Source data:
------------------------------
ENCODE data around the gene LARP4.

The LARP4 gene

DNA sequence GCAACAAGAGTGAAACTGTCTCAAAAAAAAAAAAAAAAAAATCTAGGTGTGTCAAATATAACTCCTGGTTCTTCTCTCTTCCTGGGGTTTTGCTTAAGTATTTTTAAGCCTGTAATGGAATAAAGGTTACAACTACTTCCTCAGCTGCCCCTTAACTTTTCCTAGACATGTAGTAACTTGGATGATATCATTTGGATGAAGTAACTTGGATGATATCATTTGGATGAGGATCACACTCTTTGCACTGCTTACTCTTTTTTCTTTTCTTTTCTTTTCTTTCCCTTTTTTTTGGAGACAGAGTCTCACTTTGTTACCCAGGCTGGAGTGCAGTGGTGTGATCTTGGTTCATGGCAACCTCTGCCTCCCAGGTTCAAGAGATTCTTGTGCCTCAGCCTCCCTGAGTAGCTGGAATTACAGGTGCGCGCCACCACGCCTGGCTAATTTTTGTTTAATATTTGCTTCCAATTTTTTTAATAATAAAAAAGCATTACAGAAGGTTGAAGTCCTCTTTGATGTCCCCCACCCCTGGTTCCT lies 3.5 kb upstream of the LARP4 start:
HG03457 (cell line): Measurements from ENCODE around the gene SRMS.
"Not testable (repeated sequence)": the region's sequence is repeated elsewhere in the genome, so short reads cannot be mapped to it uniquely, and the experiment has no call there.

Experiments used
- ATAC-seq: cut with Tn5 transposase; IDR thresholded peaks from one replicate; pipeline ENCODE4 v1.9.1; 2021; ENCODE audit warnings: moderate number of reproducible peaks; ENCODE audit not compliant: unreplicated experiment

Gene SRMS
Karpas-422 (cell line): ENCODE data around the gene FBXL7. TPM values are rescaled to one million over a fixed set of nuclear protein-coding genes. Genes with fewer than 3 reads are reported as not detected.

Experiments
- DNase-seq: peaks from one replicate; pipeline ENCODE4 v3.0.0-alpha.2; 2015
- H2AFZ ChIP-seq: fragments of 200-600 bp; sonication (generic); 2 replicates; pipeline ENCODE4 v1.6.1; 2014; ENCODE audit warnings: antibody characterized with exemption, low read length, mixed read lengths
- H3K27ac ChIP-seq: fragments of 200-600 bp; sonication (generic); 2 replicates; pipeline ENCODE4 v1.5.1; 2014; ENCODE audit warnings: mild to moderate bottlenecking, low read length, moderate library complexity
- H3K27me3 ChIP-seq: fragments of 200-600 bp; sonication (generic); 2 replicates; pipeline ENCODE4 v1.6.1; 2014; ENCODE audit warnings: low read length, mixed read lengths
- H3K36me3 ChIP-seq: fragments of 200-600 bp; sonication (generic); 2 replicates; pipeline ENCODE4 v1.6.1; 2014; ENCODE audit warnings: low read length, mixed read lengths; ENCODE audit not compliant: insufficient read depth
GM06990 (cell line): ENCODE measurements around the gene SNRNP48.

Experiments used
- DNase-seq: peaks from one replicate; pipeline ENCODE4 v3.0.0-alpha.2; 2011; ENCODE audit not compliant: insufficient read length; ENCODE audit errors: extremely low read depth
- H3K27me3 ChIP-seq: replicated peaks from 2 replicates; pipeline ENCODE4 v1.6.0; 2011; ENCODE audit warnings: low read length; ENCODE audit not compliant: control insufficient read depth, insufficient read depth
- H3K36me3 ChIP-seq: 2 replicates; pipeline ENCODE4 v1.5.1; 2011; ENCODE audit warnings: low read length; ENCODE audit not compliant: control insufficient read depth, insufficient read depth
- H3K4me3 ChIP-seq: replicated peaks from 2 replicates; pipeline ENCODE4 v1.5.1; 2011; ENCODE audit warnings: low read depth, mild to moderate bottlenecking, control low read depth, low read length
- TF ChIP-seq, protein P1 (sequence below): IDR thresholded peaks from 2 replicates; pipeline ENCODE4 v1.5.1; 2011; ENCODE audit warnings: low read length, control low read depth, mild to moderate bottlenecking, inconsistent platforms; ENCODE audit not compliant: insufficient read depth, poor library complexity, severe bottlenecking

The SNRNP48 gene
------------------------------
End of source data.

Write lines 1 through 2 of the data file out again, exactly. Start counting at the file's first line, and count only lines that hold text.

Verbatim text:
ENCODE data around the gene LARP4.

The LARP4 gene